The operation of the connector assembly will now be described in detail.
When the male connector is brought into contact with the female connector, the nose 27 of the pin 10 enters the opening of the sealing member 91 until the shoulder 28 at the front of the pin engages the annular end surface of the sealing member 91. Just before the contact occurs, the snap ring 112 engages in the groove 29 formed on the nose of the pin 10. As the nose 27 moves into the sealing member, the fluid, i.e. the drilling mud in the above described situation, present in the cavity of the sealing member is expelled through the axial hole 31 and the radial hole 30.
Continued movement of the male connector pushes the sealing member 91 and thus the piston 90 towards the inside (to the rear, per the foregoing definitions) against the action of the oil pressure in the bore 65. The pin 10 replaces the sealing member 91 in the cooperation with the seal 82 to maintain the tightness of the bore 65 from the external fluid. In the first phase, only the piston 90 moves back. When the pin 115 of the second piston 95 comes into contact with the front end of the notches 114, the second piston 95 is also moved back against the action of the spring 101. Then, when pin 116 connected to the third piston 97 reaches the front end of the notches 117, the third piston is in turn pushed back against the action of the spring 98. Springs 124 and 125 are then compressed until tubes 99a and 123 are abutted.
In addition, the insertion of the pin 10 into the bore 65 expels the oil out of the latter and moves the piston 120 back since the volume of the oil bore must remain essentially constant. The springs 128, 129 are further compressed by this piston movement and thus the force exerted on the piston 120 by the springs is substantially increased and with it the pressure of the oil in chamber 121.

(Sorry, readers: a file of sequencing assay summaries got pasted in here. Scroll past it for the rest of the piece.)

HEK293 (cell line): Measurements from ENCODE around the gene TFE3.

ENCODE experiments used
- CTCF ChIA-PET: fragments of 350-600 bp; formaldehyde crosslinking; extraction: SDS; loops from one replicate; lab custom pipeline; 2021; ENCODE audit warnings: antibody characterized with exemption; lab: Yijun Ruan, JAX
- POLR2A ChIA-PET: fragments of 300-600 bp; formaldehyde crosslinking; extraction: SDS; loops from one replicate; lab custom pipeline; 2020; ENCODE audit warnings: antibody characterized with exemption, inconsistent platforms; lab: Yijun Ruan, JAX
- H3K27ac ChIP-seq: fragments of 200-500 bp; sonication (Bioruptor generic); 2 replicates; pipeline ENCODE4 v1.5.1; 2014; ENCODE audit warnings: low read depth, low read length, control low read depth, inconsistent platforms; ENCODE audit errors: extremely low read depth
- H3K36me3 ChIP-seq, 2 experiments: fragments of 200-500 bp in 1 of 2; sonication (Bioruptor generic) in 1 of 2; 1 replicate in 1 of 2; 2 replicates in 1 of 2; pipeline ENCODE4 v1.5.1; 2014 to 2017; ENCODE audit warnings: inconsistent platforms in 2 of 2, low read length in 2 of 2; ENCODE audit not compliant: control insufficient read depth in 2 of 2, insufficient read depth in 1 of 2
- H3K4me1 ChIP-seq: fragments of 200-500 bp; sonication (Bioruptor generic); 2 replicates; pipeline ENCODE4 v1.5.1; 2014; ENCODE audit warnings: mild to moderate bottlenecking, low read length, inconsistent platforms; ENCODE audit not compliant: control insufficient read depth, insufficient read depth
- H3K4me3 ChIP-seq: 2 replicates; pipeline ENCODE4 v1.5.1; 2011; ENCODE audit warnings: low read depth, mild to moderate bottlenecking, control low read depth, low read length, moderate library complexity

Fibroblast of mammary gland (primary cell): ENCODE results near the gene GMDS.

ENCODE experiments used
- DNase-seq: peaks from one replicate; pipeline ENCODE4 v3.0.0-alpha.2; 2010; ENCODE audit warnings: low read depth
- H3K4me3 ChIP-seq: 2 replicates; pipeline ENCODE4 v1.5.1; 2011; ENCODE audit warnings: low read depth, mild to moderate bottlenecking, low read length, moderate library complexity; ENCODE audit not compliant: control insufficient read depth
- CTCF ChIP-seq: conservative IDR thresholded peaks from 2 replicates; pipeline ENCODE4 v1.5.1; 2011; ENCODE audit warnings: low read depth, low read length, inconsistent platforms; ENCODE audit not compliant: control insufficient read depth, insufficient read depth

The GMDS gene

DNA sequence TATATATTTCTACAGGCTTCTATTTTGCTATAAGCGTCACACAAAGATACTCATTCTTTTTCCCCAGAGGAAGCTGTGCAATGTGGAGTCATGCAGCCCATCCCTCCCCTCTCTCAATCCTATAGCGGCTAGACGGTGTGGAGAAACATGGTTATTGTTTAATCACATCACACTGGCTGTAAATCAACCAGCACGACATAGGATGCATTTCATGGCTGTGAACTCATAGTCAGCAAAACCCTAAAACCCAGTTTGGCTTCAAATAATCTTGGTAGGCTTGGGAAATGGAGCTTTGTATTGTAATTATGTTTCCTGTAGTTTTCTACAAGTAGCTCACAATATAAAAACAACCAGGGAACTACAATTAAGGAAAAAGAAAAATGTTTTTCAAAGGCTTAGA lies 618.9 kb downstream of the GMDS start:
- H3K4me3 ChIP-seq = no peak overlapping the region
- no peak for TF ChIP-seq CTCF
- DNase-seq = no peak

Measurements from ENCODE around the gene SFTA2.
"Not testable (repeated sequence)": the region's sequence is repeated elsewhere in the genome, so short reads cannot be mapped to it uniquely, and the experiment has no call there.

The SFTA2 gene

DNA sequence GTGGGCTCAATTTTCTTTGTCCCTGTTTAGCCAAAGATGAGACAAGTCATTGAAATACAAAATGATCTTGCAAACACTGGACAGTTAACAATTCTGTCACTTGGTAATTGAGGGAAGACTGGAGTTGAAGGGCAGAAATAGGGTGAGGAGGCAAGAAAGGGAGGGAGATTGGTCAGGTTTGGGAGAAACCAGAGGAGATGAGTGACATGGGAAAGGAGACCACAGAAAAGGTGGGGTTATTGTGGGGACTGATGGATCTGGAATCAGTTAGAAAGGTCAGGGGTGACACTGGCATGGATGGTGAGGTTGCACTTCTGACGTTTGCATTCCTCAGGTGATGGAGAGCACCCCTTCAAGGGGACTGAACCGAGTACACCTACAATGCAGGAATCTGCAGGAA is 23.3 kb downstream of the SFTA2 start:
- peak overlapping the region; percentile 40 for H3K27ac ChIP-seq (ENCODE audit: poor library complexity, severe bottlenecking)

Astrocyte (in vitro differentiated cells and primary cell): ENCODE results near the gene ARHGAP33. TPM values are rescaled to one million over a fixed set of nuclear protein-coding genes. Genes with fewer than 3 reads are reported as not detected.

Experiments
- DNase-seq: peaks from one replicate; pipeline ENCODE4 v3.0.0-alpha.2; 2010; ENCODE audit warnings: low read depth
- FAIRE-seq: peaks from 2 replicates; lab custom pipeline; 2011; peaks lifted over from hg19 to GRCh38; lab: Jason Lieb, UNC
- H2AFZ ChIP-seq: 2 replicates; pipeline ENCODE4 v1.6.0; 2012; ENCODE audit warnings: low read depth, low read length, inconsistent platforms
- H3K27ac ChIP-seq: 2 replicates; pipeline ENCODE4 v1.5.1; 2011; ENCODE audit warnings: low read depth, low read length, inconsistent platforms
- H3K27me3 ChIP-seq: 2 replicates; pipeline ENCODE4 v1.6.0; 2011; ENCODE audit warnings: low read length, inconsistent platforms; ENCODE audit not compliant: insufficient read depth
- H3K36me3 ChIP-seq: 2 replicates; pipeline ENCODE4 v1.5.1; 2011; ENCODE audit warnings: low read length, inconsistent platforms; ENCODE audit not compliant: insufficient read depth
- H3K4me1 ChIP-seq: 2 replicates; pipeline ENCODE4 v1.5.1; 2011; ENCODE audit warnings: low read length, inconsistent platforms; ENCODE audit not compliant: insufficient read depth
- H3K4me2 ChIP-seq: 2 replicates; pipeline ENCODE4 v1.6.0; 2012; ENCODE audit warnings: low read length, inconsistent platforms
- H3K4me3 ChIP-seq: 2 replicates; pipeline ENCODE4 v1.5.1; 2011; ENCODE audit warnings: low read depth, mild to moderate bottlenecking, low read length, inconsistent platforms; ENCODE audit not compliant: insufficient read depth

The rise in the oil pressure, especially in the annular spaces 74 surrounding the seals 70 results in a considerable increase in the contact pressure exerted by the seals 70 on the pin 10. Due to this reinforced action of the seals 70, any films of drilling mud remaining on the pin 10 are broken thus eliminating the risk of short-circuits between adjacent contacts due to the presence of such films (as drilling fluid is generally a conductor). The relief valve 140 installed in the piston 120 prevents the establishment of an excessive pressure at this point.
The insertion movement of the male connector ends when the latter comes into contact with the projecting portion 209 of the stinger tubing. In this relative position of the male and female connectors, the contacts 11 and 61 are exactly opposite one another and the electrical connection is made.
At this point, a logging operation can be carried out, in accordance with the technique described in U.S. Pat. No. 4,349,072 or the above-mentioned patent application. The logging tool 201 is released and the stinger tubing together with the logging tool is pumped out of the drill pipe, until the upper end of the stinger tubing engages a stop on the drill pipe. Then the ensemble is returned to its initial position inside the drill pipe by pulling on the transmission cable, and the logging measurements are produced during that return motion.
To disconnect, the male connector is withdrawn from the bore 65 by pulling on the cable. During withdrawal, the oil pressure in chamber 121 gradually decreases. The sealing member 91 is forced to allow the male connector because of the pressure differential and of their mutual coupling created by the engagement of the snap ring 112 in the groove 29. This eliminates any risk of a gap between them during withdrawal. If such a gas was allowed to occur, the resulting free space would be occupied by the oil and thus a certain quantity of oil would escape when the male connector is fully withdrawn.